Licensing has entered what many may call ‘the third phase.’
In a broad brush, I like to think of the industry as having a third phase of evolution with what you might call blanket media expansion.
For a long time, entertainment properties were either a movie or a TV programme on BBC One or BBC Two here in the UK, or for the international audience, TF1 in France or the leading broadcasters in Germany.
This was the state of the licensing in its first 15 to 20 years.
Then the disruptors moved in. We got satellite TV and with it the launch of Sky and platforms such as MTV as the platform for listening to music on. Suddenly, it wasn’t Radio One anymore, it was MTV.
We also had the advent of children’s dedicated satellite TV channels, such as CBeebies and Disney Channel etc.
The next step of evolution for media occurs in what we call Phase Three and the introduction of SVOD platforms, with the likes of Netflix and Amazon, along with YouTube becoming a platform that if you are not a broadcaster today, you could easily be a broadcaster by tomorrow. All you need to do today is create some content and place it on YouTube and suddenly you are on the same kind of playing field as these broadcaster of days gone by.
The people taking advantage of this are doing so for all contrasting reasons. You see companies like Rovio with successful licenses like Angry Birds. They created their own online channel for animation, but actually and eventually decided it was better placed on YouTube, so they made the move from their own channel to where the audiences already are.
Likewise, you have toy companies that have decided that they themselves will become the content creators, launching long and short form content to go on YouTube in their own right.
This is all, of course, alongside this wacky and wonderful world of YouTube influencers, who have become huge among the toy industry. Now the question for many toy firms is ‘how do we talk to them?’ ‘How do we get our brands in the hands of these influencers?’ and ‘how do we do it without it being obviously commercial?’
Then Phase Three goes deeper still, and actually these influencers – the likes of Jojo Siwa – are moving into licensing through traditional routes, themselves.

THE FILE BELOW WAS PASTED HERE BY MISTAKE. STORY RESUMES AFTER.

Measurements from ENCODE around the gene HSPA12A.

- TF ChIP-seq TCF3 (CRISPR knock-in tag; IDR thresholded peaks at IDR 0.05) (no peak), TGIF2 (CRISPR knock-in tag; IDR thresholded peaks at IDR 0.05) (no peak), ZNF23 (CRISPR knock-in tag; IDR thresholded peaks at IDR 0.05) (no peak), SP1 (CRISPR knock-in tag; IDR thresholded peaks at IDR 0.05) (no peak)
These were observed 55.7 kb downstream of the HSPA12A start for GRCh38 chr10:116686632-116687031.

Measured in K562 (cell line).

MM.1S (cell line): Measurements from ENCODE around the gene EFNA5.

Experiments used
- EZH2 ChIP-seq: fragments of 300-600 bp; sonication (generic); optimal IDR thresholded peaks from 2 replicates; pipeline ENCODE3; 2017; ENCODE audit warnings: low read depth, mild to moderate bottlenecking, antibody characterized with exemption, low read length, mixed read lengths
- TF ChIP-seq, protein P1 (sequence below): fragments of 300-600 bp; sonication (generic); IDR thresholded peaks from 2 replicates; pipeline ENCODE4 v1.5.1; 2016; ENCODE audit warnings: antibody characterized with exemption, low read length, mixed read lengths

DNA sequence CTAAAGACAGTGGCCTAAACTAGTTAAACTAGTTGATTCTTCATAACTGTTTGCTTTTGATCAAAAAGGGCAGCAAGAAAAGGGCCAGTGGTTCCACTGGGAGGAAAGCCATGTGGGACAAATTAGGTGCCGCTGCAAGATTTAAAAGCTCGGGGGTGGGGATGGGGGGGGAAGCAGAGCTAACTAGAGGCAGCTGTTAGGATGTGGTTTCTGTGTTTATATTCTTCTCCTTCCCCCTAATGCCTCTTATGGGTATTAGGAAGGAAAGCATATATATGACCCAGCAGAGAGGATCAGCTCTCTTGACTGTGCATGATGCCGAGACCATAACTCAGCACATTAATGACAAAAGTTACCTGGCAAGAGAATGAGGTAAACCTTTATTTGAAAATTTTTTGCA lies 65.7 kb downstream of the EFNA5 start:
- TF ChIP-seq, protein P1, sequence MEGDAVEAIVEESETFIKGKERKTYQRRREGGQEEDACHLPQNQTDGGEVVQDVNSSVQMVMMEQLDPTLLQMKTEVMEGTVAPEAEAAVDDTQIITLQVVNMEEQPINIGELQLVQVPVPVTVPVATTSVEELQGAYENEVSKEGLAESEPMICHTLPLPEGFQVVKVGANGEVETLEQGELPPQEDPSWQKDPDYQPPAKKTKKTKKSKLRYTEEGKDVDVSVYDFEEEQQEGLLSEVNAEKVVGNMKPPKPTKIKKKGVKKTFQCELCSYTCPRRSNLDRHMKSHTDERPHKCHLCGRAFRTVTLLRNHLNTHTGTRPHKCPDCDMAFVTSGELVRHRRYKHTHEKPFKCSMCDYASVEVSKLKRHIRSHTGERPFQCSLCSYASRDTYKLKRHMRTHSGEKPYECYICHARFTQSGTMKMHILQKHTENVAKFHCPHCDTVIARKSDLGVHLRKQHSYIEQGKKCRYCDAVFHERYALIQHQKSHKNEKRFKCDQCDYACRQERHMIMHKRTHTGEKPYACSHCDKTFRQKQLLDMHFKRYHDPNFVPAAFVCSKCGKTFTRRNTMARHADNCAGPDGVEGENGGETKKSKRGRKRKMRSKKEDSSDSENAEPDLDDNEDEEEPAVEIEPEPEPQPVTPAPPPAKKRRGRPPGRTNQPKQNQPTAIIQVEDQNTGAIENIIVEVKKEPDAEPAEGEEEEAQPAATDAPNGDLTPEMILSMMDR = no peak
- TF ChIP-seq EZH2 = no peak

It never gets any easier for the agents to decide what properties they pick up and run with and it never gets any easier for licensees to do the same.
To a certain extent, your skill set expands with the decade in which you were born. I am happy with the stuff happening around us today, many of us are. Many are still learning, but kids – the kids born today, with all of this stuff around them from the moment they enter this universe – this is all second nature to them. Now this is what will fuel and allow the next extension of licensing.
We rightfully think of licensing as a big business, but if you go through all the databases, in the UK there are about 700 manufacturing businesses listed as regular licence buyers. Now, there are certainly more than 700 consumer products businesses in the UK. There’s certainly more than 7,000, so we really are only scratching the surface of what licensing can achieve.
However, as things evolve, there are still brands out there who remain terrified of what licensing is. They think it is the Wild West, and, with such diversification as to what licensing really is today, who can really blame them?
However, it is LIMA’s mission to convince them that licensing is actually very easy to understand and very easy to enter. We are here to guide them through all aspects of the industry, from the traditional avenues to the new routes. It’s all exciting and should all be embraced.